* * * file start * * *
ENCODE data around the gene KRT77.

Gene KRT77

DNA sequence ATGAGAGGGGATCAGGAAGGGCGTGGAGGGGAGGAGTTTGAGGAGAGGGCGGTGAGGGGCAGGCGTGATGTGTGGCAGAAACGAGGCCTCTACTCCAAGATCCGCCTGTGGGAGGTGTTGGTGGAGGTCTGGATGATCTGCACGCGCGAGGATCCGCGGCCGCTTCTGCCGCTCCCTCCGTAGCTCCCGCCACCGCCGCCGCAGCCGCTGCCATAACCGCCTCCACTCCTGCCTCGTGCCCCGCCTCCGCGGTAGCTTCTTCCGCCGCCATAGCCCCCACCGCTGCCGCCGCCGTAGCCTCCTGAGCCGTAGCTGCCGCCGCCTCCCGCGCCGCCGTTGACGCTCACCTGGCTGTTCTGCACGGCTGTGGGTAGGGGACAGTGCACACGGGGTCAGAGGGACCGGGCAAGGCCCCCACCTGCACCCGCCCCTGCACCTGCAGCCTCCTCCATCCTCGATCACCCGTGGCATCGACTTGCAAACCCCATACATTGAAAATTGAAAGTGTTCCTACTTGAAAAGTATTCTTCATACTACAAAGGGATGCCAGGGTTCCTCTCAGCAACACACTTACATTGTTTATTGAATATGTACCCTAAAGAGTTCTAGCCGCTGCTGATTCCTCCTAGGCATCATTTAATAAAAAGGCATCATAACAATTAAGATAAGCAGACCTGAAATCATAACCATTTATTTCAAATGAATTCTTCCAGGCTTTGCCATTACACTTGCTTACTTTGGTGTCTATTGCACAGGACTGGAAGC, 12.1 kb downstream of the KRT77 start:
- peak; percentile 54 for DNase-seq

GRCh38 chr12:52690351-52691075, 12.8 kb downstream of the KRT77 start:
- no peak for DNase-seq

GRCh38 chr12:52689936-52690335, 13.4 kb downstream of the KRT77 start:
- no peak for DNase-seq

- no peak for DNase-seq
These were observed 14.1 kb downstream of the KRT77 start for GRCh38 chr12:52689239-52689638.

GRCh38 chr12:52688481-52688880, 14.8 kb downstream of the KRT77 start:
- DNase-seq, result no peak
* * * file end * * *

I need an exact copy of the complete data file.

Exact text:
ENCODE data around the gene KRT77.

Gene KRT77

DNA sequence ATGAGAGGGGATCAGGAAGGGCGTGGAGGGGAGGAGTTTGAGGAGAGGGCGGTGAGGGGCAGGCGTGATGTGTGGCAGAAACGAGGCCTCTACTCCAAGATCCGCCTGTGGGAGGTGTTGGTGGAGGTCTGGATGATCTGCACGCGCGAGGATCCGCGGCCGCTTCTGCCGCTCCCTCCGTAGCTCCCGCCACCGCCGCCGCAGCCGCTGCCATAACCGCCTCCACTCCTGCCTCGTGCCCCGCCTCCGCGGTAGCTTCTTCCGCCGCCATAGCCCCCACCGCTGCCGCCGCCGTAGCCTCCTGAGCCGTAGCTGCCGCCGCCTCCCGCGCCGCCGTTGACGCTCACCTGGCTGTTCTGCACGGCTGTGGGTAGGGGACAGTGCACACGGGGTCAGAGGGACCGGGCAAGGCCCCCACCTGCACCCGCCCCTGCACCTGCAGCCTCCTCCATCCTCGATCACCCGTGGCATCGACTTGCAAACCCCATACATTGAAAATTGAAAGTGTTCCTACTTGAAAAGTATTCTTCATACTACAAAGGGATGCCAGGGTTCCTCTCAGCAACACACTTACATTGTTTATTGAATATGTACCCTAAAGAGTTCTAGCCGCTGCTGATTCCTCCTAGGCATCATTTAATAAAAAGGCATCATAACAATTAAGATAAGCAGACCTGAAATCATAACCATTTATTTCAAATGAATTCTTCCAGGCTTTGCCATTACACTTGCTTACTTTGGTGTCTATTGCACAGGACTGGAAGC, 12.1 kb downstream of the KRT77 start:
- peak; percentile 54 for DNase-seq

GRCh38 chr12:52690351-52691075, 12.8 kb downstream of the KRT77 start:
- no peak for DNase-seq

GRCh38 chr12:52689936-52690335, 13.4 kb downstream of the KRT77 start:
- no peak for DNase-seq

- no peak for DNase-seq
These were observed 14.1 kb downstream of the KRT77 start for GRCh38 chr12:52689239-52689638.

GRCh38 chr12:52688481-52688880, 14.8 kb downstream of the KRT77 start:
- DNase-seq, result no peak